One of the striking features of Covid-19 is how it acts as a viral form of ageing, with the relationship between its fatality rate and age mimicing closely that of all cause mortality. That explains why in Pennsylvania nearly twice as many people over the age of 100 have died from Covid than those under 45.
Given every country is expected to see an increase in its average age between now and 2100, along with an increase in the proportion aged over 65 and 80, Covid-19 is acting both as an accelerant and a stress test for an ageing society. That is revealing which countries are well placed and what issues need to be addressed.
The first lesson to be drawn is just how much society values those older lives. Governments have chosen lockdown policies which have triggered trillion dollar declines in GDP in order to save mainly older lives. That has a major corollary – in response to an ageing society we need to focus not just on GDP but on indicators that measure society’s ability to keep people safe, healthy and alive.
Such a focus reveals enormous differences in the ability of countries to support an ageing society. Best practice life expectancy is defined by the country with the highest average life expectancy at birth. That is currently Hong Kong, where female life expectancy is 87. As of today, Hong Kong has experienced 88 deaths from Covid-19 and on that basis its life expectancy statistics so far will be little affected. Meanwhile in the US ‘excess’ deaths have reached over 200,000 and in the UK over 60,000. That will bring about a further divergence in their life expectancy trends relative to best practice. As the unfolding tragedy in care homes reveals, many countries do not have the institutions to support the longer lives we are currently living.
This leads to a further lesson– the need to promote healthy ageing. Pulmonary illness, diabetes and hypertension are all important determinants of fatality from Covid-19, even conditioning on age. Lockdown policies were introduced to ‘bend the curve’ of how Covid-19 would spread, but another curve urgently needs to be flattened – the rate at which health co-morbidities rise with age.
Crucial to achieving that is an emphasis on preventative health. With an ageing society, as with Covid, the emphasis has to be on supporting the ‘wellderly’ and not the ‘illderly’. Lockdown policies have tried to achieve that through keeping people out of hospital, aiming to avoid scarce health resources becoming blocked and overwhelmed. An ageing society requires a health not a hospital system, a focus on maintaining wellness and not treating illness.
But there is a further health curve that needs bending – the relationship between how we age and income. Life expectancy differs by 15 years in the US between the richest and poorest 1%. Covid-19 has reinforced those inequalities. In the UK, the fatality rate from Covid amongst the bottom 10% of the income distribution is twice that of the top 10%. Given that Covid-19 has revealed a strong preference for saving lives over GDP, consistency requires an equally substantive economic approach to tackling the 160,000 ‘deaths of despair’ in the US in 2018.
This leads to the third and perhaps most important insight from Covid. Just as the pandemic has shown we can’t have a healthy economy until we have a healthy and safe population so the same holds for an ageing society. The gains from ‘successful ageing’, of supporting health and productivity for longer, are enormous – estimated as worth $7.1trillion over fifty years. In the case of both Covid and an ageing society, it is a mistake to think there is a trade off between healthy ageing and a healthy economy.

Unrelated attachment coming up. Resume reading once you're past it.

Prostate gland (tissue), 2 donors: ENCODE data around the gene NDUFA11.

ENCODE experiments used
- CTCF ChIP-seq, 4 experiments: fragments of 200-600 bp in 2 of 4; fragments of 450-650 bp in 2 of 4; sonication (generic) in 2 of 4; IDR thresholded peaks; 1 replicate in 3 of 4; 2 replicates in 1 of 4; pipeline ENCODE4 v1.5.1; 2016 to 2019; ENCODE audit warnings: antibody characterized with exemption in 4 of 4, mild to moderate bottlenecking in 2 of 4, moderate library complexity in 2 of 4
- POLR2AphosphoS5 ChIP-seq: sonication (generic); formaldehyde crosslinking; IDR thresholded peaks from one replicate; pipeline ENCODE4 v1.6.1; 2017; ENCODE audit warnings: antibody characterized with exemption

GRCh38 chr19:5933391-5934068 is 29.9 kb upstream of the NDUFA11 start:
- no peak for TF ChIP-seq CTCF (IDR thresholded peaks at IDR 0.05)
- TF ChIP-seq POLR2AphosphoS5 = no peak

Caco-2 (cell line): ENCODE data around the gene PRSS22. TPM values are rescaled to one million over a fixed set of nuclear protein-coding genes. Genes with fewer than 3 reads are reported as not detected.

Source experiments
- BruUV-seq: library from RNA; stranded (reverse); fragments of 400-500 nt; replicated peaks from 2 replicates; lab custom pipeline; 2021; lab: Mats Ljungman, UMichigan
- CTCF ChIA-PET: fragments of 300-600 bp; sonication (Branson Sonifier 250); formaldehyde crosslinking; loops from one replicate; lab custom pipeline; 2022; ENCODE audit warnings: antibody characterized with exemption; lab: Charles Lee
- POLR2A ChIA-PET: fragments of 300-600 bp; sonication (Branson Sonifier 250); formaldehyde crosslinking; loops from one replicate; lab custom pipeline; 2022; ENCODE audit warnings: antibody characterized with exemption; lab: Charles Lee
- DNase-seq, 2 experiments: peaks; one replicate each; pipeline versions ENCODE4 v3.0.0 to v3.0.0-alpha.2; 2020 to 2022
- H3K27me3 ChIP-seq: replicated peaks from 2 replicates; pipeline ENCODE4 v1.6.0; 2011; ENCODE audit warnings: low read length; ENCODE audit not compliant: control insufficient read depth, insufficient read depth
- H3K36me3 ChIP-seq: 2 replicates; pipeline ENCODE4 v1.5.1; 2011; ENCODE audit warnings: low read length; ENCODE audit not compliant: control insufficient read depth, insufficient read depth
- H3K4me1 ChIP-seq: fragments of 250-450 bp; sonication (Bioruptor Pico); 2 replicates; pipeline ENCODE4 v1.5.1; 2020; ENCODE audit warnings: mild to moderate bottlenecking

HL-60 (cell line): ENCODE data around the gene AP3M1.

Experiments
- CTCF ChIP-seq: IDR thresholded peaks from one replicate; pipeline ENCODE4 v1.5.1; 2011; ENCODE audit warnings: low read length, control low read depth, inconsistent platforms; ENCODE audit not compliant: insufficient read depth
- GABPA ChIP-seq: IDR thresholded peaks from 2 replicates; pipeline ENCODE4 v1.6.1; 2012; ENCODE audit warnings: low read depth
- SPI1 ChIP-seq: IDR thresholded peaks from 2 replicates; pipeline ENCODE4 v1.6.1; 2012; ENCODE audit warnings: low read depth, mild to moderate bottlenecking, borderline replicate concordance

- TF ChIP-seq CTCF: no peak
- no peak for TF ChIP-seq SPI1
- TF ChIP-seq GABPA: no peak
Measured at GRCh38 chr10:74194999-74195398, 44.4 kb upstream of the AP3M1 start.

Achieving this longevity dividend has become all the more important given the impact of Covid on the economy and government debt. A key channel for longevity dividend will be supporting the employment of older workers. In the decade before Covid-19 the over 55s accounted for 100% of all employment growth in the G7. That was achieved though in the face of low unemployment rates.
Rightly concern has focused on the huge increase in unemployment amongst the young. However, whilst those aged under 25 are worst affected, those aged over 55 have seen the largest proportional increase in unemployment. Given age discrimination in hiring , this will have substantial permanent effects on this group’s employment and retirement savings. Policies aimed at age discrimination, updating the skills of older unemployed workers, encouraging flexible working policies as well an increasingly important role for the gig economy will be crucial to maintain employment growth for these ages.
This in turn will require creating a new narrative around age and challenging deep seated ageist assumptions. Reformulating our social concepts of what it means to be ‘old’, recognising the contribution of older citizens and above all understanding that the key challenge of ageing is in diversity of how people age. The irony in the popularity of #BoomerRemover at the same time as the UK celebrates the achievements of 100 year old Colonel Sir Tom Moore in raising nearly $50mnfor charity is striking.
As a stress test of an ageing society, Covid-19 has revealed major weaknesses in many countries. Its also revealed what is needed to succeed, not just during a pandemic but in the decades ahead. A focus on measuring and achieving healthy life expectancy, ‘bending’ the curve of ageing through precautionary health and tackling inequalities and shaping a new narrative that tackles ageism and recognises age diversity. Above all it has revealed that without ‘successful ageing’ there will be neither a healthy population nor a healthy economy.